Senior Mackenzie Mazen shared her experience as a student with diasabilities on the Freedom Wall in October 2019. Mazen and other students continue to fight for a more accessible campus. Photo courtesy of Mackenzie Mazen
What began as a simple post on the Freedom Wall became an intense conversation between the university and one student’s open frustration with inaccessibility on campus.
Senior Mackenzie Mazen first raised awareness with a post on the Freedom Wall in October about the issue of maintenance vehicles repeatedly parking in handicap spots.
“I’ve somehow become the patron saint for disabled people on campus,” Mazen said. “Which is a very big responsibility and somewhat terrifying, but also, I’ll do it if no one else can.”
Mazen has Ehlers-Danlos syndrome, which can make walking long distances difficult because her joints can dislocate easily due to a lack of collagen production, making accessible parking essential.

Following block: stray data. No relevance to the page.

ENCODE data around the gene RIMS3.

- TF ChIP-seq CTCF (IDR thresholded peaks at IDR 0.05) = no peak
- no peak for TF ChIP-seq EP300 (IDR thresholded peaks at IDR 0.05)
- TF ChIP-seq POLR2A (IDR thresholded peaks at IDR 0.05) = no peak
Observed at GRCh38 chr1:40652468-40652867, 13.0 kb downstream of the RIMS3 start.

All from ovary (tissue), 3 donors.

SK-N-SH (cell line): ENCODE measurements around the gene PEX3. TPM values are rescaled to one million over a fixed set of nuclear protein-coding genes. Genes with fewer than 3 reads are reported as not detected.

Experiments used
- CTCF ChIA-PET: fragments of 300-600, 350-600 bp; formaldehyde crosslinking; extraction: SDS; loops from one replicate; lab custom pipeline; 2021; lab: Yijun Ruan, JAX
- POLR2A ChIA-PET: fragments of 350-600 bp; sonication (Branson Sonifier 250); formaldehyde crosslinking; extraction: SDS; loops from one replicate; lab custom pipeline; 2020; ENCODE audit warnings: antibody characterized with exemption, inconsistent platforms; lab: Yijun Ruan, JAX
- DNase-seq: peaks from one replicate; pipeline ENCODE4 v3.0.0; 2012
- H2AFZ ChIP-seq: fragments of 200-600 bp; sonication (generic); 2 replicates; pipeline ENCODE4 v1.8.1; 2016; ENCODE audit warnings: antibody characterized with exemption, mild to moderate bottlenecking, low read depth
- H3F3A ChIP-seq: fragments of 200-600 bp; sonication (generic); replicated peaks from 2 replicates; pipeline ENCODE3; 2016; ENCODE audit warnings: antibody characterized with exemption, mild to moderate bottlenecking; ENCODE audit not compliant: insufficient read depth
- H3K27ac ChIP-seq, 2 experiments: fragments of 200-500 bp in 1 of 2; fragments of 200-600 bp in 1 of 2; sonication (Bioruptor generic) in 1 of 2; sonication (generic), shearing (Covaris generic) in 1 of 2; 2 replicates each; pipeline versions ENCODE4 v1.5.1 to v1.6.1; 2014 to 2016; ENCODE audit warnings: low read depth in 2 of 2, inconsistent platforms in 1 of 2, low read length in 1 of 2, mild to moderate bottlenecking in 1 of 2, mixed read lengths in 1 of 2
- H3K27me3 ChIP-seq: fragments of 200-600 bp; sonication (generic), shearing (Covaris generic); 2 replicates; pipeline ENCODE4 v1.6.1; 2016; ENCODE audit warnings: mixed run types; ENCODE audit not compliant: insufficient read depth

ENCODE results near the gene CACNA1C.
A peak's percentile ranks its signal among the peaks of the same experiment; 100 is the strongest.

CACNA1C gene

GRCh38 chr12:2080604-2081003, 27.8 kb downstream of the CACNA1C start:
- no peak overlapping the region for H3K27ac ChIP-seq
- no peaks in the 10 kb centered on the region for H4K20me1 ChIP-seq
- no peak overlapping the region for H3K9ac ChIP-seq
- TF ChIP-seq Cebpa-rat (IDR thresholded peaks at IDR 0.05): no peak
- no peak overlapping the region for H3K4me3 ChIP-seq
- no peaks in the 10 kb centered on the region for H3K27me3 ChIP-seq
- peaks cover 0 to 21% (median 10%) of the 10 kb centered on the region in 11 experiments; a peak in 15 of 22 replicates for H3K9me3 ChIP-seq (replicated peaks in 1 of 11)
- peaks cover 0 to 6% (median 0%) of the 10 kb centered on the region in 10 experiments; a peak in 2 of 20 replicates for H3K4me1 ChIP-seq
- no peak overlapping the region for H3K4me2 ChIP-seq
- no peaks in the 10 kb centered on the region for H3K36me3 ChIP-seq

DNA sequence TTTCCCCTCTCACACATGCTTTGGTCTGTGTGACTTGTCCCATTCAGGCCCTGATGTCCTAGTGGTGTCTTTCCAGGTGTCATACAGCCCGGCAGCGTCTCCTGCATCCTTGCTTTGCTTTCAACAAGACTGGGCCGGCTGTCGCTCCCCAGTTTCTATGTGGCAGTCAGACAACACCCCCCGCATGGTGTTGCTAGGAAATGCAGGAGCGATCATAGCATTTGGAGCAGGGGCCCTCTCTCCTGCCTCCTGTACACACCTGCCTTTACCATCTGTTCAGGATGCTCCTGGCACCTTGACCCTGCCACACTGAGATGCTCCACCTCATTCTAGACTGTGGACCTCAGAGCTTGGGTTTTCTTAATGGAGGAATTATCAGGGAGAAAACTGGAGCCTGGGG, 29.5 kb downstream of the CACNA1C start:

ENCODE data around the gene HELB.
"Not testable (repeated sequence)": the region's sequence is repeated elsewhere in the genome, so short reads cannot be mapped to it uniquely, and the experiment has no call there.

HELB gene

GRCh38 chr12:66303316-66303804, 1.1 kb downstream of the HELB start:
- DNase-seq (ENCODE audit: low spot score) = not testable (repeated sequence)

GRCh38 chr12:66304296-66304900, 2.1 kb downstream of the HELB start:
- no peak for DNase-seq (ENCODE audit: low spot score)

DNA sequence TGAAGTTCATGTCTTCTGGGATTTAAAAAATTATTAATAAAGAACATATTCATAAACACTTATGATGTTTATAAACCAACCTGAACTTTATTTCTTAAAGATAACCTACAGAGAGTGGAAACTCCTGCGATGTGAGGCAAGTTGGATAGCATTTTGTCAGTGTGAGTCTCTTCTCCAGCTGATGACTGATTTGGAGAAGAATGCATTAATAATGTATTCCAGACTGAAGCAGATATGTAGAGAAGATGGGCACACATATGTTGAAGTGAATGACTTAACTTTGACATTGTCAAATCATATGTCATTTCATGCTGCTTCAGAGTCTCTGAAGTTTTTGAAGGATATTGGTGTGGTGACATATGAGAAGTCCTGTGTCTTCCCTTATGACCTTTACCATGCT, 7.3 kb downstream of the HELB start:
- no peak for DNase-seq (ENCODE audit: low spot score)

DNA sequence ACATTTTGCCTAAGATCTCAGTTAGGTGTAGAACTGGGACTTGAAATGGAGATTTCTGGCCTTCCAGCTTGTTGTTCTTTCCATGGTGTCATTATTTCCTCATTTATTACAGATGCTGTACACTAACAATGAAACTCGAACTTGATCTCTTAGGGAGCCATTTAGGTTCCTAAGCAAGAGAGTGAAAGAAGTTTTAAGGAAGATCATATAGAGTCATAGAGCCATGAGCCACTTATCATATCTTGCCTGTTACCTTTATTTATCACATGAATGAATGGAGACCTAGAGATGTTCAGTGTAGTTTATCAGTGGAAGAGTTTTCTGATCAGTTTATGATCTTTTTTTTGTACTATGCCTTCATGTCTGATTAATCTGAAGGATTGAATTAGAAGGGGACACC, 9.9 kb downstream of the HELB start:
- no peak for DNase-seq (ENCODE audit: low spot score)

Parking is only one issue among many that Mazen and other students with disabilities face on a daily basis, including broken handicap door buttons, elevated door frames that make it difficult for those who use wheelchairs to get through and inaccessible elevators.
DPS responded to Mazen’s freedom wall post in October by conducting a meeting with her to discuss her comments. Since then, Mazen said the issue of Pepperdine vehicles parking in handicap spots has ceased.
Mazen said she received an invitation to attend Diversity Dinners with President Jim Gash and members of Black Student Association to discuss ways to improve inclusivity and accessibility on campus.
“I think my biggest gripe with it, and I voiced this at the last dinner, is that everyone in the room is a leader on campus or a change maker on campus and it’s kind of just an echo chamber,” Mazen said. “Administration just kind of sits there and listens but I don’t know if they’re necessarily realizing the implications of what we’re saying.”
Mazen said the administration’s inaction has left her and others with disabilities feeling as if they have to constantly advocate for themselves.